Novak Djokovic was in my opinion by far the best player of the Australian Open 2011 and would most likely win the tournament even if Nadal was healthy.
This could be Novak’s big year as he has no weaknesses on the baseline, is a fantastic mover, is mentally strong and will be even more confident after this win. Congrats Novak!
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9 Responses to “Novak Djokovic Beats Andy Murray In The Australian Open 2011 Final”
January 31st, 2011 at 10:55 am
Your insightful comments are appreciated.
I think you hit the nail on the head when you wrote: “Andy was thinking too much, was analyzing the game too much or simply became too negative in his internal dialogue.” I think it was that combination of all three issues adding up to half of the reason Andy lost the match. I think the other half of the reason Andy lost the match is because Novak did the opposite: Novak won the match because he didn’t over think, didn’t over analyze and didn’t become overly negative in his internal dialogue.
I also agree that Novak would have defeated Rafa had both met in the final of the AO.
On another note, I’d be interested in a article – a guide – about attending Grand Slam tournaments.
Thanks for keeping us informed.
Arturo Hernandez Says:
January 31st, 2011 at 3:18 pm
Very interesting post. Not sure if Djokovic could have beaten a fit Nadal. Nadal has lots of margin and simply matches up to well against Djokovic. But Djokovic is a great player and should win more grandslams.
I did notice that Djokovic missed one forehand approach in the first set. Patrick McEnroe noted that at least Djokovic was attacking. On the very next point, he hit a strong cross-court forehand return from the deuce court off of Murray’s serve. PMac noted that Djokovic was sending a message and that the fact that he attacked even though he missed translated into a more aggressive return on the next point. This allowed him to hit the next return with more conviction. I think Murray needs a coach that teaches him to attack like he did last year at the AO against Nadal. Only then will he learn to grab a grand slam.
January 31st, 2011 at 6:58 pm
Congrats to Novak, he played a great match, equally good in defence and attack and by far the best player in the tournament.
I’d be really interested in your thoughts on Murray’s mental attitude in tight games. Murray’s problems, to me, always stem from his 1st serve. The one shot you have total control over seems to cause him the most problems when under pressure. If Andy is serving around 60% he is incredibly tough to break. He barely got over 40-50% for the whole match so the pressure was immense to hold and then break. He has stated recently that he really put in the hours on serve but it all deserted him in the final yet he had a great tournament up to the final and really toughed it out against Ferrer and Dolgopolov. He is still without a coach and seems more than ever to need the advice of a wise old head to help him mentally.
February 1st, 2011 at 2:41 pm
Thanks for a deep analysis of the AO final match.
Novak is curently in a class of his own:
The part that he improved most is his head! Of course it did not just fallen
out of the skies, but he had some help with this. Just try to find out who is the gray-haired man with beard in Novak’s box. 🙂
Maybe Ana Ivanovic being there also helped 🙂
February 1st, 2011 at 4:30 pm
Murray was not relaxed and seems to play nervously for each point. Novak was relaxed and feeling great. I have noticed that also during official games. the more i get nervous, the more i commit errors. Murray is under tremendous pressure from his fans and the whole UK. Later, he will win a GS if he just play his game with a relaxed mood.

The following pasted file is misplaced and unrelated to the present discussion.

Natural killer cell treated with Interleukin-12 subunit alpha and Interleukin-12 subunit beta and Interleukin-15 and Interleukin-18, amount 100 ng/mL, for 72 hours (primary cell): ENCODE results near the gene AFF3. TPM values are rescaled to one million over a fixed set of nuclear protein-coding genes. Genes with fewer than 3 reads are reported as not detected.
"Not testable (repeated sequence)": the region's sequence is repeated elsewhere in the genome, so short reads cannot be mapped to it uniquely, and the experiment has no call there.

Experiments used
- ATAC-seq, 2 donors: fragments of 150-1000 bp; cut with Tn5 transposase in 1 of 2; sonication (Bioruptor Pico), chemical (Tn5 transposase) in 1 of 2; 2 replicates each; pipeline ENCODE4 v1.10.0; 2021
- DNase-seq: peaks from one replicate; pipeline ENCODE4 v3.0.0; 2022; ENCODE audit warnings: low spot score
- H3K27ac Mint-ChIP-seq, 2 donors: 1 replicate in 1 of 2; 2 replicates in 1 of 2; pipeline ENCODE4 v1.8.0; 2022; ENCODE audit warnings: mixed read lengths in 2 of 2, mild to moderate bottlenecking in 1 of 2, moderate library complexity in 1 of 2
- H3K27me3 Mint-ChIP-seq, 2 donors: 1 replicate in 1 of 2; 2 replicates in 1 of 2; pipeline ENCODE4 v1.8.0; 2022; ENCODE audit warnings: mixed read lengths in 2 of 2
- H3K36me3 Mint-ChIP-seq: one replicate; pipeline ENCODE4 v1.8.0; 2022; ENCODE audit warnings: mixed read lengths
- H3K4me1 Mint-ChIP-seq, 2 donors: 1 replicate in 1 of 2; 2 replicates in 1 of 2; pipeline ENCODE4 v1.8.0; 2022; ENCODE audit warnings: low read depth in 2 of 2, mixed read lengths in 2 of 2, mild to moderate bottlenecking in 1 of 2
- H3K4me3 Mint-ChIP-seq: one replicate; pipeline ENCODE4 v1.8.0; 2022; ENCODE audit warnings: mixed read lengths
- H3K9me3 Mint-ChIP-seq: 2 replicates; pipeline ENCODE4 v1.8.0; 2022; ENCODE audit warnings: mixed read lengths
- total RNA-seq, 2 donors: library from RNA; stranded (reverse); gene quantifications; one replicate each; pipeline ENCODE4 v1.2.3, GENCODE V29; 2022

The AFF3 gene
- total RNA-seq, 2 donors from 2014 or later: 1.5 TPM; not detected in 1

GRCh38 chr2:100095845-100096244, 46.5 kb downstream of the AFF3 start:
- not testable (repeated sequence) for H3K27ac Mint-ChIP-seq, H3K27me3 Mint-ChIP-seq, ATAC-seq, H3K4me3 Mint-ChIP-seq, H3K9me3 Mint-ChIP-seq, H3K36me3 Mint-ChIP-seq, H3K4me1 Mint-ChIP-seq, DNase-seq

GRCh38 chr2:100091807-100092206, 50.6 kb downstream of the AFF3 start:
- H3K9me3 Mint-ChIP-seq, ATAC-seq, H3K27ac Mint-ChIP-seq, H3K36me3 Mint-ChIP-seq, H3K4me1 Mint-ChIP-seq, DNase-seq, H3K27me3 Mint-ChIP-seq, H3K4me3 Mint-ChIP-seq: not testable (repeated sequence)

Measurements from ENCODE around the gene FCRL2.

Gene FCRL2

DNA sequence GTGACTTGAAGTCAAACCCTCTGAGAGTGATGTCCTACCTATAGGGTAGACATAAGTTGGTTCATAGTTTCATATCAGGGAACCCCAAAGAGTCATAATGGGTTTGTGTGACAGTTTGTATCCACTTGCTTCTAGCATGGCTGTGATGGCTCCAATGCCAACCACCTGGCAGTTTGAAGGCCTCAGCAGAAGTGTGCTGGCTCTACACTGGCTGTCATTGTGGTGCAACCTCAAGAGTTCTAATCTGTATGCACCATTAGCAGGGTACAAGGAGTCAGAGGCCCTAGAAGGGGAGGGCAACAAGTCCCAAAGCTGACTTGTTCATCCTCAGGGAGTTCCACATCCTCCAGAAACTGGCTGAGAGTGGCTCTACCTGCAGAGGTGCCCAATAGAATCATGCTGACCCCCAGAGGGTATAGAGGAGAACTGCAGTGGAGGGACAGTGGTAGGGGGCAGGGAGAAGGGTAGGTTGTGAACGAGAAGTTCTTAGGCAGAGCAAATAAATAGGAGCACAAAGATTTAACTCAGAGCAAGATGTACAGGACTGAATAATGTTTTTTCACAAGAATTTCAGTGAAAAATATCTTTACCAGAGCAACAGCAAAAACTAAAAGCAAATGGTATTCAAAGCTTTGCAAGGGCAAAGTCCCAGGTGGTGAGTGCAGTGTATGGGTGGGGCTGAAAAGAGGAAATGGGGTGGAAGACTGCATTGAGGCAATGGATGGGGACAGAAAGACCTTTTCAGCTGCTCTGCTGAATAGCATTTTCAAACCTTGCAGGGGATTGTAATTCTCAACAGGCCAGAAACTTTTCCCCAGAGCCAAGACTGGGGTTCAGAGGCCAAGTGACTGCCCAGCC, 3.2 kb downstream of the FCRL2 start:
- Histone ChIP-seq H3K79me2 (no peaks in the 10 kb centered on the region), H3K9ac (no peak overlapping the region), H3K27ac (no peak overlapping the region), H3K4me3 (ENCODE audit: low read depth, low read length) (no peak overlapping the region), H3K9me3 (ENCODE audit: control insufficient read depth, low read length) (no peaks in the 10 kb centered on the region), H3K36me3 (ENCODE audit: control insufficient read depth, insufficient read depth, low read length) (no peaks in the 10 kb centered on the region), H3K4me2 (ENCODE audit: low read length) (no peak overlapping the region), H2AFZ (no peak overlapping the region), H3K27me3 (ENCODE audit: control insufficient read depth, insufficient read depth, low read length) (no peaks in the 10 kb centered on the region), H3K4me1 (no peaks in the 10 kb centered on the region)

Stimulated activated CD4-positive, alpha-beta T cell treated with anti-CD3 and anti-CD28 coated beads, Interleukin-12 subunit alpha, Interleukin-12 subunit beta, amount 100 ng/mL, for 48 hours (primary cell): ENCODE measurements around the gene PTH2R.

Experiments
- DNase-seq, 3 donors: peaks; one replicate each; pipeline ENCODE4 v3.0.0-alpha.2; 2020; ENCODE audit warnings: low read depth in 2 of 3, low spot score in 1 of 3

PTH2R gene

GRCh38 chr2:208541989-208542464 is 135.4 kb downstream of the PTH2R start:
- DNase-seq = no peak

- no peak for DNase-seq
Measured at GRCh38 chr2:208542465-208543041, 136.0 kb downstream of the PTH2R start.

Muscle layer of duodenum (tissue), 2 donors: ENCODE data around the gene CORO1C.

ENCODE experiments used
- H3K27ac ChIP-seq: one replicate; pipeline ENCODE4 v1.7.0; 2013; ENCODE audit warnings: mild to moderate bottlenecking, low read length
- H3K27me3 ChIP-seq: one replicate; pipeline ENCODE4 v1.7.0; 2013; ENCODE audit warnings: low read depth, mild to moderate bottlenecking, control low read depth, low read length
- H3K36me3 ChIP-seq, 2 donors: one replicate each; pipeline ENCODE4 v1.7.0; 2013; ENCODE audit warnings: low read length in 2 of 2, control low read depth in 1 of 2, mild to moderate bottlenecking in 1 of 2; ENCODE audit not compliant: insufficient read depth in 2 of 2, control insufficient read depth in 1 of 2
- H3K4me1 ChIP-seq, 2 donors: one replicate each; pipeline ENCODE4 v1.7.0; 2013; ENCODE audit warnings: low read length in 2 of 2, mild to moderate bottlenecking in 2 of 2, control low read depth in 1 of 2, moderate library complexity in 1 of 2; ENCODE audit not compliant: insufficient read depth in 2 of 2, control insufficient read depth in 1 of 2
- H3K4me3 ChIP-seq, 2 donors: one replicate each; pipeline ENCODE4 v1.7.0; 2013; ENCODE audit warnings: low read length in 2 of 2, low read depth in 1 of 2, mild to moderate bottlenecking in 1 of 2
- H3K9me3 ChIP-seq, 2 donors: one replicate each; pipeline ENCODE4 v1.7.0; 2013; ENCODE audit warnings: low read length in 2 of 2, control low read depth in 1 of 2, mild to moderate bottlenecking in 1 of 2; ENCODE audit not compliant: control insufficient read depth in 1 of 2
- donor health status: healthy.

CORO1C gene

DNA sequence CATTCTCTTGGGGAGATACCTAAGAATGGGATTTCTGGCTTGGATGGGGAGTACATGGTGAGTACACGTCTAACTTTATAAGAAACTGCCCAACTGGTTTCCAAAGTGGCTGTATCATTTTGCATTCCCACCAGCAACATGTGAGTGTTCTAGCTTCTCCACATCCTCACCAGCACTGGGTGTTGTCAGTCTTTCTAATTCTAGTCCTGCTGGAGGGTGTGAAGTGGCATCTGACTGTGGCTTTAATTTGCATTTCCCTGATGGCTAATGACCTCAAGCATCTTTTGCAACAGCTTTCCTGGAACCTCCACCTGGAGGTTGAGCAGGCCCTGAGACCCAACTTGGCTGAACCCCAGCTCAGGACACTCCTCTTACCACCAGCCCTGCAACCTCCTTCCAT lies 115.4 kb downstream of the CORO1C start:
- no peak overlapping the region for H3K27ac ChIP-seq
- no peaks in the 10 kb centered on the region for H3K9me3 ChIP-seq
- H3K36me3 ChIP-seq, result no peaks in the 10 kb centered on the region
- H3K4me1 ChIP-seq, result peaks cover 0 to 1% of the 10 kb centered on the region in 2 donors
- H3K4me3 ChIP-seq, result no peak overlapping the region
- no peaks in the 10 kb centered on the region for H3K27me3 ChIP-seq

I will be in London to watch Murray by June this year!
More power to yo!
Adolfo Nunez Says:
February 2nd, 2011 at 8:36 am
The most impressive component of Novak’s game, going all the way back to the last US open when he beat Federer in the semis after being down two match points is his ability to bring it to his opponent by swinging freely and going for his shots, while at the same time waiting for the right moment to go for the knock out punch. He did it again extremely well at the Australian Open finals against Murray. He has also shown great deal of progress and maturity on his ability to handle and play under pressure. Something that club players need to learn how to do.
February 4th, 2011 at 12:17 am
Nice analysis. I managed to watched the third set of the Federer-Djokovic match (thanks to time difference and stuff). But what I saw surprised me; in fact it bordered on shock. Federer was sweating and really seemed to have no answer to Novak’s onslaught. Novak was pounding Roger’s backhand and most of the time he (Roger) was having to defend. And no matter where Roger placed the ball, Novak managed to keep the ball in play. Until last year’s AO, he had been suffering from the heat and even when not, he seemed to make more errors. Truth be told I think his defense has improved manifold. I saw the entire finals match and some of the serves of Murray that he received were unbelievable. He ran around, did half-somersaults and what not. And he played with such intensity and focus as I’ve never seen him play. I don’t know if he can maintain the intensity and focus, but if he can, he’s going to be unbeatable. I’d really love to watch a match between a fit Nadal and Djokovic in current form.
June 4th, 2011 at 4:11 pm
Good prediction at the end there, Novak goes the season up till this point (43 games unbeaten), obviously ended yesterday with a fantastic match against Roger.
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July 3rd, 2011 at 3:05 pm
[…] not how Novak started and played the finals of the Australian Open. He was much more aggressive there and here my feeling was that he wanted to play the Wimbledon […]